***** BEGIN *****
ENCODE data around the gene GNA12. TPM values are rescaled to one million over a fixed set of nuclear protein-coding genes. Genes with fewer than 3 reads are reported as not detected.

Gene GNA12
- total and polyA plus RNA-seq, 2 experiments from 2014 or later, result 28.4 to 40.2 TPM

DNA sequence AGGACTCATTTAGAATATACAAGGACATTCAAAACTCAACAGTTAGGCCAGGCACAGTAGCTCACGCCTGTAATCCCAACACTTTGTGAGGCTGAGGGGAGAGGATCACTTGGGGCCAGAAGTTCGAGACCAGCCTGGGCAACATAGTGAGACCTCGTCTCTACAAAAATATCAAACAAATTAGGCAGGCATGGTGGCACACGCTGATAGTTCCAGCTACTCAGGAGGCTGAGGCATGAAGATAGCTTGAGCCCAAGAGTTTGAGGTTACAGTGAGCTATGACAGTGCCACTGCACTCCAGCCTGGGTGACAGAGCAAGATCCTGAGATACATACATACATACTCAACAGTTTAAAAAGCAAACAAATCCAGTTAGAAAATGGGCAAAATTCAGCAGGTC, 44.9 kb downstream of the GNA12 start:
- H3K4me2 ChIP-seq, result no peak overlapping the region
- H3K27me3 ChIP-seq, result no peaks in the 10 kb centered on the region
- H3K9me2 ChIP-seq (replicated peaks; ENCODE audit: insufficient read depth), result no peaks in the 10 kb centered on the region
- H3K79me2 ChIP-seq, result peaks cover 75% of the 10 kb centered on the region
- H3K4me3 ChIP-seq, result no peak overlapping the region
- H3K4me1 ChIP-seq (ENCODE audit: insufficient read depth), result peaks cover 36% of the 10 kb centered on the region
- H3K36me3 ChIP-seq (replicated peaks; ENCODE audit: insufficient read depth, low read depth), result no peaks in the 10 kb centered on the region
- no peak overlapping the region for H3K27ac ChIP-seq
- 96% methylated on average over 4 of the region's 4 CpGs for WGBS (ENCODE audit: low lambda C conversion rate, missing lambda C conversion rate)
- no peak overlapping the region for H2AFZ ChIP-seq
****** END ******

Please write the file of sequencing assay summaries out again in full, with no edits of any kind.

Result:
ENCODE data around the gene GNA12. TPM values are rescaled to one million over a fixed set of nuclear protein-coding genes. Genes with fewer than 3 reads are reported as not detected.

Gene GNA12
- total and polyA plus RNA-seq, 2 experiments from 2014 or later, result 28.4 to 40.2 TPM

DNA sequence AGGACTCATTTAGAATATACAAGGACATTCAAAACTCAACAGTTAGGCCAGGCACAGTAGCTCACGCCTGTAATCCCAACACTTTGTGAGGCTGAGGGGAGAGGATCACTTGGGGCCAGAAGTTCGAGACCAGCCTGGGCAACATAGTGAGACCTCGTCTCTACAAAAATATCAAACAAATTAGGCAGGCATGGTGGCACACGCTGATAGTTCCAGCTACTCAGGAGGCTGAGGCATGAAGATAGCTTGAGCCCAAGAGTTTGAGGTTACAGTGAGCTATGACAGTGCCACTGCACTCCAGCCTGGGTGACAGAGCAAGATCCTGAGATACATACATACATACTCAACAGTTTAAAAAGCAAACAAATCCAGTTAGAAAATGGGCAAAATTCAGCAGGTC, 44.9 kb downstream of the GNA12 start:
- H3K4me2 ChIP-seq, result no peak overlapping the region
- H3K27me3 ChIP-seq, result no peaks in the 10 kb centered on the region
- H3K9me2 ChIP-seq (replicated peaks; ENCODE audit: insufficient read depth), result no peaks in the 10 kb centered on the region
- H3K79me2 ChIP-seq, result peaks cover 75% of the 10 kb centered on the region
- H3K4me3 ChIP-seq, result no peak overlapping the region
- H3K4me1 ChIP-seq (ENCODE audit: insufficient read depth), result peaks cover 36% of the 10 kb centered on the region
- H3K36me3 ChIP-seq (replicated peaks; ENCODE audit: insufficient read depth, low read depth), result no peaks in the 10 kb centered on the region
- no peak overlapping the region for H3K27ac ChIP-seq
- 96% methylated on average over 4 of the region's 4 CpGs for WGBS (ENCODE audit: low lambda C conversion rate, missing lambda C conversion rate)
- no peak overlapping the region for H2AFZ ChIP-seq